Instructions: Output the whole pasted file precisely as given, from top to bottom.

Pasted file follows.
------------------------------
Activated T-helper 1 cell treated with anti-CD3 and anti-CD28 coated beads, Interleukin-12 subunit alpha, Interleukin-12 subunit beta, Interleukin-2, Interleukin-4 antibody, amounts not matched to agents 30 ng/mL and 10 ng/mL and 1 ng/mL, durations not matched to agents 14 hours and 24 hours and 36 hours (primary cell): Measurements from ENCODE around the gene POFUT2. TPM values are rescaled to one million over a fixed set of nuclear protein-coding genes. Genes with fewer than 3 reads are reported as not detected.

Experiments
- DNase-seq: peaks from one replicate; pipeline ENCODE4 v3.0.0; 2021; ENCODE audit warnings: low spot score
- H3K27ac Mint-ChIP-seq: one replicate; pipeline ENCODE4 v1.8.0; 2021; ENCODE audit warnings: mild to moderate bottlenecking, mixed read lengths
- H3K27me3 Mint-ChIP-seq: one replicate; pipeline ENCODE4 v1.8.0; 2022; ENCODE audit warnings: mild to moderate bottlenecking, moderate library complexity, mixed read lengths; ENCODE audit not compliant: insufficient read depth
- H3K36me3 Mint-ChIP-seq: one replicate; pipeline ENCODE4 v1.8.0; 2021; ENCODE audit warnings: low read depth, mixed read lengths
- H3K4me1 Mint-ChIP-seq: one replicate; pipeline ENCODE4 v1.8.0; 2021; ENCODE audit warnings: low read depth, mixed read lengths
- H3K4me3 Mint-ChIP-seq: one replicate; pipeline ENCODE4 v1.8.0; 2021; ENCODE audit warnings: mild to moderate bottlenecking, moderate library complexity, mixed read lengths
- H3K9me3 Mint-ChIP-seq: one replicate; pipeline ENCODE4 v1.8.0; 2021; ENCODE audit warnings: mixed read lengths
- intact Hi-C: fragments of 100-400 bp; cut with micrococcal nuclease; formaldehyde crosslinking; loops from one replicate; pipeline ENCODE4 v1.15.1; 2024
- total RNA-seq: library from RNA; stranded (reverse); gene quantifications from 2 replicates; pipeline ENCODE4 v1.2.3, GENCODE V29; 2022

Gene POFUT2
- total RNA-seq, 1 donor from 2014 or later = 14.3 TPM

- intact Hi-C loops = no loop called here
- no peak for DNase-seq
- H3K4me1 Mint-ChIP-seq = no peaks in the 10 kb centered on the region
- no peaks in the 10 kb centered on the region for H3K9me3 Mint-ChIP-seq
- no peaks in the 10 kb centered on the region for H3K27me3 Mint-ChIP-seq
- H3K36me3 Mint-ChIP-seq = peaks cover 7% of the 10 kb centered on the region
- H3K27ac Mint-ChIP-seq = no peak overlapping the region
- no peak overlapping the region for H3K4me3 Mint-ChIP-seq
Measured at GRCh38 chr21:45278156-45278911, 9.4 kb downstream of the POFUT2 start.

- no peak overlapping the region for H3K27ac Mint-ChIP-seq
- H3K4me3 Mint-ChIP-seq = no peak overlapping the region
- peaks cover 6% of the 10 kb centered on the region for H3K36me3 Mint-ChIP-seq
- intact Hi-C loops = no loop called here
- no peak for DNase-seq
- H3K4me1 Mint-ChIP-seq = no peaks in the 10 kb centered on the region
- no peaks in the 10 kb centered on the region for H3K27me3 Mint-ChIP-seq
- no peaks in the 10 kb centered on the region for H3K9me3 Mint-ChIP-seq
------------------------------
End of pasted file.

Activated T-helper 1 cell treated with anti-CD3 and anti-CD28 coated beads, Interleukin-12 subunit alpha, Interleukin-12 subunit beta, Interleukin-2, Interleukin-4 antibody, amounts not matched to agents 30 ng/mL and 10 ng/mL and 1 ng/mL, durations not matched to agents 14 hours and 24 hours and 36 hours (primary cell): Measurements from ENCODE around the gene POFUT2. TPM values are rescaled to one million over a fixed set of nuclear protein-coding genes. Genes with fewer than 3 reads are reported as not detected.

Experiments
- DNase-seq: peaks from one replicate; pipeline ENCODE4 v3.0.0; 2021; ENCODE audit warnings: low spot score
- H3K27ac Mint-ChIP-seq: one replicate; pipeline ENCODE4 v1.8.0; 2021; ENCODE audit warnings: mild to moderate bottlenecking, mixed read lengths
- H3K27me3 Mint-ChIP-seq: one replicate; pipeline ENCODE4 v1.8.0; 2022; ENCODE audit warnings: mild to moderate bottlenecking, moderate library complexity, mixed read lengths; ENCODE audit not compliant: insufficient read depth
- H3K36me3 Mint-ChIP-seq: one replicate; pipeline ENCODE4 v1.8.0; 2021; ENCODE audit warnings: low read depth, mixed read lengths
- H3K4me1 Mint-ChIP-seq: one replicate; pipeline ENCODE4 v1.8.0; 2021; ENCODE audit warnings: low read depth, mixed read lengths
- H3K4me3 Mint-ChIP-seq: one replicate; pipeline ENCODE4 v1.8.0; 2021; ENCODE audit warnings: mild to moderate bottlenecking, moderate library complexity, mixed read lengths
- H3K9me3 Mint-ChIP-seq: one replicate; pipeline ENCODE4 v1.8.0; 2021; ENCODE audit warnings: mixed read lengths
- intact Hi-C: fragments of 100-400 bp; cut with micrococcal nuclease; formaldehyde crosslinking; loops from one replicate; pipeline ENCODE4 v1.15.1; 2024
- total RNA-seq: library from RNA; stranded (reverse); gene quantifications from 2 replicates; pipeline ENCODE4 v1.2.3, GENCODE V29; 2022

Gene POFUT2
- total RNA-seq, 1 donor from 2014 or later = 14.3 TPM

- intact Hi-C loops = no loop called here
- no peak for DNase-seq
- H3K4me1 Mint-ChIP-seq = no peaks in the 10 kb centered on the region
- no peaks in the 10 kb centered on the region for H3K9me3 Mint-ChIP-seq
- no peaks in the 10 kb centered on the region for H3K27me3 Mint-ChIP-seq
- H3K36me3 Mint-ChIP-seq = peaks cover 7% of the 10 kb centered on the region
- H3K27ac Mint-ChIP-seq = no peak overlapping the region
- no peak overlapping the region for H3K4me3 Mint-ChIP-seq
Measured at GRCh38 chr21:45278156-45278911, 9.4 kb downstream of the POFUT2 start.

- no peak overlapping the region for H3K27ac Mint-ChIP-seq
- H3K4me3 Mint-ChIP-seq = no peak overlapping the region
- peaks cover 6% of the 10 kb centered on the region for H3K36me3 Mint-ChIP-seq
- intact Hi-C loops = no loop called here
- no peak for DNase-seq
- H3K4me1 Mint-ChIP-seq = no peaks in the 10 kb centered on the region
- no peaks in the 10 kb centered on the region for H3K27me3 Mint-ChIP-seq
- no peaks in the 10 kb centered on the region for H3K9me3 Mint-ChIP-seq